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Classifying Mentally Retarded Students 223 Research examining the writing of IEPs supports the view that factors external to the assessment of needs often guide the final content of the in- dividual program of services. That is, service availability may be more sig- nificant than the particular need of a child. An IEP is often written by some or all of the same group that detainee placement and sometimes even at the same time. A point of contention in the process seems to center on the federal requirement that IEPs include specific evaluation strategies to assess whether the goals are met. There seems to be a serious concern among educators that such evaluations will be used for accountability purposes. As a result there is a genuine reluctance among practitioners to be specific in the statement of goals. Another major point of tension related to IEPs concerns the amount of time that is required on the part of teachers to write them. The quality and content of IEPs range dramatically from district to district and from state to state. In general, long-range, open-ended goals take precedence over short-term, specific objectives. As noted above, this may be the result of fears on the part of teachers and school officials that the IEPs will be used for accountability purposes; The special education teacher plays a key role in the writing of an IEP, especially when short- term goals are included. Little research has been done to determine whether the content of IEPs varies with the ethnicity or social class of a student. The importance of this question is related to the issue of whether special education placements for minority students are dead-end placements or whether these students receive important services in these classes. The few studies that have reported information on this issue suggest that content is not dependent on the race or the social class of the student. Decisions on least restrictive environments are similar to those on IEPs. That is, the close link between the availability of a program and a classifi- cation influences the determination of the least restrictive environment. Most districts simply do not have the range of program alternatives that is implied in P.L. 94-142. Thus, an EMR placement in a given district may automatically imply a certain decision on the least restrictive environment regardless of the capabilities and needs of an individual child. Research on variations in least restrictive environments, like that on IEPs, is limited. One study that investigates the issue finds no relationship between the type of environment chosen for placement and the race of a student (Matuszek and Oakland, 19791. Another study finds a tendency to place minority students in less restrictive environments than their white counterparts (Tomlinson et al., 1977~. This may be a result of a trend in the referral process that refers fewer majority students; these students pre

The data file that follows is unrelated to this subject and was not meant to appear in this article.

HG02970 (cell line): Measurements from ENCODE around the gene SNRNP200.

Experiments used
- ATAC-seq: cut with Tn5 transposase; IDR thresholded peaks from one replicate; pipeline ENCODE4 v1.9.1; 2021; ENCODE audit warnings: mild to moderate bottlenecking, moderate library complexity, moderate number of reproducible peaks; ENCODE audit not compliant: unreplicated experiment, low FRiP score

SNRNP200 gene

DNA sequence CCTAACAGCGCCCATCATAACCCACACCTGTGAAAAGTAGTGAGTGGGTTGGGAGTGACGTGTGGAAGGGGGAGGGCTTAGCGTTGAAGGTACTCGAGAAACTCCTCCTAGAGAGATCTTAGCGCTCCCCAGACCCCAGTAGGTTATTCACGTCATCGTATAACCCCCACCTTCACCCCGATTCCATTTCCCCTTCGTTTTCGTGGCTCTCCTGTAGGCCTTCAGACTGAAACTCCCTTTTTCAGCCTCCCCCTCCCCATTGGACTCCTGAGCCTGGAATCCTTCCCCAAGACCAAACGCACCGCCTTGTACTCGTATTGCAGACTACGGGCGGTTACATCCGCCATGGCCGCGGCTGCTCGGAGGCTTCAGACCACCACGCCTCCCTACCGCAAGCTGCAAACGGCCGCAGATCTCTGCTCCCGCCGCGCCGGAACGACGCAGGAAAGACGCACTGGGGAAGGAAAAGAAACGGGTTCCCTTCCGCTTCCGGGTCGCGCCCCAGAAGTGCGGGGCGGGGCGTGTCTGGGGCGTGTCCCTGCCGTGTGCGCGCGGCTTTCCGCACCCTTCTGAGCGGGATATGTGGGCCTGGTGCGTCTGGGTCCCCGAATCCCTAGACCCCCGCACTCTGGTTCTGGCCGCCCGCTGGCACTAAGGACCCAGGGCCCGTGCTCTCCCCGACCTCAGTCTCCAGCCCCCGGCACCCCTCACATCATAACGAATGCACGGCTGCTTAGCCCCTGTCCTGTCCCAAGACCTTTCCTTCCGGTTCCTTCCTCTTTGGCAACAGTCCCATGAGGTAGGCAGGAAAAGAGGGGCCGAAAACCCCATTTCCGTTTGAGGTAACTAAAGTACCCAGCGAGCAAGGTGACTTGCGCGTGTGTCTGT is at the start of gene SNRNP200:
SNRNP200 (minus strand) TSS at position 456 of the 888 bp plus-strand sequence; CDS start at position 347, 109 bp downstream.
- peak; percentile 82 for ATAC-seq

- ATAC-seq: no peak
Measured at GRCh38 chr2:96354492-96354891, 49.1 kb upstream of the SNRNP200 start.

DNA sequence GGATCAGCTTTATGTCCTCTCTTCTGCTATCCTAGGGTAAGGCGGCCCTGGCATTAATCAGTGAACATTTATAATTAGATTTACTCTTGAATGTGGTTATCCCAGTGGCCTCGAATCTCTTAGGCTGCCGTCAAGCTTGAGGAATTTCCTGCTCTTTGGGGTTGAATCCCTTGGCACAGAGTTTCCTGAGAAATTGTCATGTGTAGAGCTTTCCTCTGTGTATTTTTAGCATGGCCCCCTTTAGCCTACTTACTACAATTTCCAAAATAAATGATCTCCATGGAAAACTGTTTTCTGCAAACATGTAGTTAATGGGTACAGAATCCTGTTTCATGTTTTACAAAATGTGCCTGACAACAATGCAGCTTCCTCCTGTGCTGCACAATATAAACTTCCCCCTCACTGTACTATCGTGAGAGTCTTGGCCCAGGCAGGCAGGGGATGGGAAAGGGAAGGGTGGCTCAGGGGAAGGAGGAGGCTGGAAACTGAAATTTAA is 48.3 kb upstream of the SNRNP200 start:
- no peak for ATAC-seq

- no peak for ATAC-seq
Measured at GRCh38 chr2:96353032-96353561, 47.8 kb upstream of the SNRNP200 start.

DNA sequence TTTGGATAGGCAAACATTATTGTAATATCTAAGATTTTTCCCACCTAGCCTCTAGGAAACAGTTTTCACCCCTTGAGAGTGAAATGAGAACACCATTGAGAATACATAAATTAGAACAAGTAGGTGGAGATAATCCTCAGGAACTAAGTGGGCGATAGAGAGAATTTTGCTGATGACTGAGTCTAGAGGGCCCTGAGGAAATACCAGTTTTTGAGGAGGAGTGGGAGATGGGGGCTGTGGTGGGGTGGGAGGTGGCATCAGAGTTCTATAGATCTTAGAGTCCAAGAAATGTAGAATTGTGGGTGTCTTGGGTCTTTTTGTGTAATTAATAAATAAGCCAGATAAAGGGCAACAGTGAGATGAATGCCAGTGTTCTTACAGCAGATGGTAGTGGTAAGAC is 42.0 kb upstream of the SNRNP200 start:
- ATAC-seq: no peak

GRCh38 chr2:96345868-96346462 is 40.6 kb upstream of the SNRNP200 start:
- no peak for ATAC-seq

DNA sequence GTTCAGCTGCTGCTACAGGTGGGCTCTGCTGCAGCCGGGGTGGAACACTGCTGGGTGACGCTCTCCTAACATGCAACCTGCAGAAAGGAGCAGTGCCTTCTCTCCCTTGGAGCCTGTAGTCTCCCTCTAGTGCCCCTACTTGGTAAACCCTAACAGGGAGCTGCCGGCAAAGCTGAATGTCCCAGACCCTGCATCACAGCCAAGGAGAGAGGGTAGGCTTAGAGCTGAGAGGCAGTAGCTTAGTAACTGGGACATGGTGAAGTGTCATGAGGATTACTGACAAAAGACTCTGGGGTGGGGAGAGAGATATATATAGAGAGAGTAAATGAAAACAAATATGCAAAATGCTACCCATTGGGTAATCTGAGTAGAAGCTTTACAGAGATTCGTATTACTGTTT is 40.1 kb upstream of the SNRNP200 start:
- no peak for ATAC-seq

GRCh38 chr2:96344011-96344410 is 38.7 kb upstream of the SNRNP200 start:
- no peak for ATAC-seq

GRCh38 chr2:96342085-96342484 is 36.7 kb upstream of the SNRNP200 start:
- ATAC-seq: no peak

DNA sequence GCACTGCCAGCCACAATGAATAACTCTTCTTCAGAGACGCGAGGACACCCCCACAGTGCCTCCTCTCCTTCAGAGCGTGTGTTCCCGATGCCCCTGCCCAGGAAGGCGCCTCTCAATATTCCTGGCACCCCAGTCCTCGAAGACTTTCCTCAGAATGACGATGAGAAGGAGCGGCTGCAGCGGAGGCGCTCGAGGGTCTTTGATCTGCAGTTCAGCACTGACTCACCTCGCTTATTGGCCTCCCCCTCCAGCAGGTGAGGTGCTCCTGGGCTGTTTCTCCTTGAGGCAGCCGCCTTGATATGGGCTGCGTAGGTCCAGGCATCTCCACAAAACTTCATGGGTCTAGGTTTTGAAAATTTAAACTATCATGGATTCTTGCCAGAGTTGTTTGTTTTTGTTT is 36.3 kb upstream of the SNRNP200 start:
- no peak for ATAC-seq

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224 BICKEL sumably have more obviously serious problems than the larger numbers of minority students referred. PARENTAL INVOLVEMENT AND DUE PROCESS Research on parental involvement and due process proceedings docu- ments that, while the law has had an important impact, there is room for considerable improvement. Parents are becoming more involved in place- ment processes. They are important sources of initial referrals, and they are often an important source of pressure on school districts to provide ad- ditional or better services. For the most part, parents attend IEP meetings and sign forms approving assessments, placements, and service delivery. However, the research also demonstrates that participation is often super- ficial and that consent is seldom informed. Interestingly enough, the re- sponsibility for shortcomings in this area is rather equitably distributed among all concerned. Parents often are unknowledgeable, apathetic, or too trusting. School officials often see parental involvement as an unhelp- ful intrusion on the exercise of their professional expertise. Unrealistic regulations place extreme burdens on the time and energy of parents and school personnel in requiring attention to IEPs, more comprehensive assess- ment, and increased parental involvement all with due speed. The history of school-parent interactions and the social class of parents are significant influences on involvement. The type of district (i.e., subur- ban or urban) was also important; parental involvement occurred to a lesser extent in urban districts. Each of these factors contributes to the lack of parental involvement in placement decisions. What little research exists on the involvement of minority parents suggests that they are not fully participating beyond the formal requirements of the law. There is some suggestion (based on only two studies) that even when minority parents do become involved, they receive different treatment (e.g., are given fewer program options) than that typically given to majority parents. Due process procedures providing recourse for the parents and school personnel when there are disagreements are generally in place. The most common foci of these proceedings since P.L. 94-142 have been on acquiring public school support for private placement and the provision of related ser- vices. Clearly, more research is required in this area. Factors that hinder the use of due process hearings by parents include (1) the complexity of the law and parental lack of understanding and (2) the costs of participation in terms of time and attorneys' expenses. The parents involved in due process hearings tend to be white, nonurban, and middle class. Interesting by-products of due process hearings have been an increas- ing formality and tension in communications between school officials and